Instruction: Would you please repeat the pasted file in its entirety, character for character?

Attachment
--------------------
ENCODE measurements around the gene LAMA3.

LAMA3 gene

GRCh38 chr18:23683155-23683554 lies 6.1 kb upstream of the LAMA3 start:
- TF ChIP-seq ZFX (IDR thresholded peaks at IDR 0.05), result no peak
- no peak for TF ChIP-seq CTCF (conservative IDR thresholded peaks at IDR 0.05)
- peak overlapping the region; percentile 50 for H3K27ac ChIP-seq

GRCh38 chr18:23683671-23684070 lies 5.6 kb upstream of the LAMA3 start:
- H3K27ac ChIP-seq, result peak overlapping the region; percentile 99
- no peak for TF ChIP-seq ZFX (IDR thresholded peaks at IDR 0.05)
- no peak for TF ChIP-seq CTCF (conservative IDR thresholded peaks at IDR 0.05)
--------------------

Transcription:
ENCODE measurements around the gene LAMA3.

LAMA3 gene

GRCh38 chr18:23683155-23683554 lies 6.1 kb upstream of the LAMA3 start:
- TF ChIP-seq ZFX (IDR thresholded peaks at IDR 0.05), result no peak
- no peak for TF ChIP-seq CTCF (conservative IDR thresholded peaks at IDR 0.05)
- peak overlapping the region; percentile 50 for H3K27ac ChIP-seq

GRCh38 chr18:23683671-23684070 lies 5.6 kb upstream of the LAMA3 start:
- H3K27ac ChIP-seq, result peak overlapping the region; percentile 99
- no peak for TF ChIP-seq ZFX (IDR thresholded peaks at IDR 0.05)
- no peak for TF ChIP-seq CTCF (conservative IDR thresholded peaks at IDR 0.05)